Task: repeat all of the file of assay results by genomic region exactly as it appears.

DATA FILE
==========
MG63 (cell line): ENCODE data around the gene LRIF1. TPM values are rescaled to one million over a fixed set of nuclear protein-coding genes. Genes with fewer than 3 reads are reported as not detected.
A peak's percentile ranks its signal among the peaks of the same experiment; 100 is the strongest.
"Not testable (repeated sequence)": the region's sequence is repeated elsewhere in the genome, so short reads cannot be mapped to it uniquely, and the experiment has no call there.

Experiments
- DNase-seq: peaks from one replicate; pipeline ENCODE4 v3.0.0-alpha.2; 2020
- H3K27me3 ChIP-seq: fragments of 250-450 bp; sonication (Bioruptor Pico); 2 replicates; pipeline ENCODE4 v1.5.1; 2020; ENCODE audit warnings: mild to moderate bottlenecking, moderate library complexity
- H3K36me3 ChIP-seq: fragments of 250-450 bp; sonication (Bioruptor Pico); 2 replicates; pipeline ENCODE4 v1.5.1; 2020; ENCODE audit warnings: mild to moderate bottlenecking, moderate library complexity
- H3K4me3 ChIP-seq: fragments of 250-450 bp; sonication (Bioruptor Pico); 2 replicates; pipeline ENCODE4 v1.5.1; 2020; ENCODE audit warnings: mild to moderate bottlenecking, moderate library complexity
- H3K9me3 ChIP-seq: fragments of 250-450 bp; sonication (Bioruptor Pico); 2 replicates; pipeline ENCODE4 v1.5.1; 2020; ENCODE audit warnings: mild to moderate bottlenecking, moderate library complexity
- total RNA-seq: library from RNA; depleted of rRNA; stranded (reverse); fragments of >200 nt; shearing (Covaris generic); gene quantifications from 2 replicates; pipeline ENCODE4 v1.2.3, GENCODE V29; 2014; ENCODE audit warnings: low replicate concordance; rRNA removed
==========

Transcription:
MG63 (cell line): ENCODE data around the gene LRIF1. TPM values are rescaled to one million over a fixed set of nuclear protein-coding genes. Genes with fewer than 3 reads are reported as not detected.
A peak's percentile ranks its signal among the peaks of the same experiment; 100 is the strongest.
"Not testable (repeated sequence)": the region's sequence is repeated elsewhere in the genome, so short reads cannot be mapped to it uniquely, and the experiment has no call there.

Experiments
- DNase-seq: peaks from one replicate; pipeline ENCODE4 v3.0.0-alpha.2; 2020
- H3K27me3 ChIP-seq: fragments of 250-450 bp; sonication (Bioruptor Pico); 2 replicates; pipeline ENCODE4 v1.5.1; 2020; ENCODE audit warnings: mild to moderate bottlenecking, moderate library complexity
- H3K36me3 ChIP-seq: fragments of 250-450 bp; sonication (Bioruptor Pico); 2 replicates; pipeline ENCODE4 v1.5.1; 2020; ENCODE audit warnings: mild to moderate bottlenecking, moderate library complexity
- H3K4me3 ChIP-seq: fragments of 250-450 bp; sonication (Bioruptor Pico); 2 replicates; pipeline ENCODE4 v1.5.1; 2020; ENCODE audit warnings: mild to moderate bottlenecking, moderate library complexity
- H3K9me3 ChIP-seq: fragments of 250-450 bp; sonication (Bioruptor Pico); 2 replicates; pipeline ENCODE4 v1.5.1; 2020; ENCODE audit warnings: mild to moderate bottlenecking, moderate library complexity
- total RNA-seq: library from RNA; depleted of rRNA; stranded (reverse); fragments of >200 nt; shearing (Covaris generic); gene quantifications from 2 replicates; pipeline ENCODE4 v1.2.3, GENCODE V29; 2014; ENCODE audit warnings: low replicate concordance; rRNA removed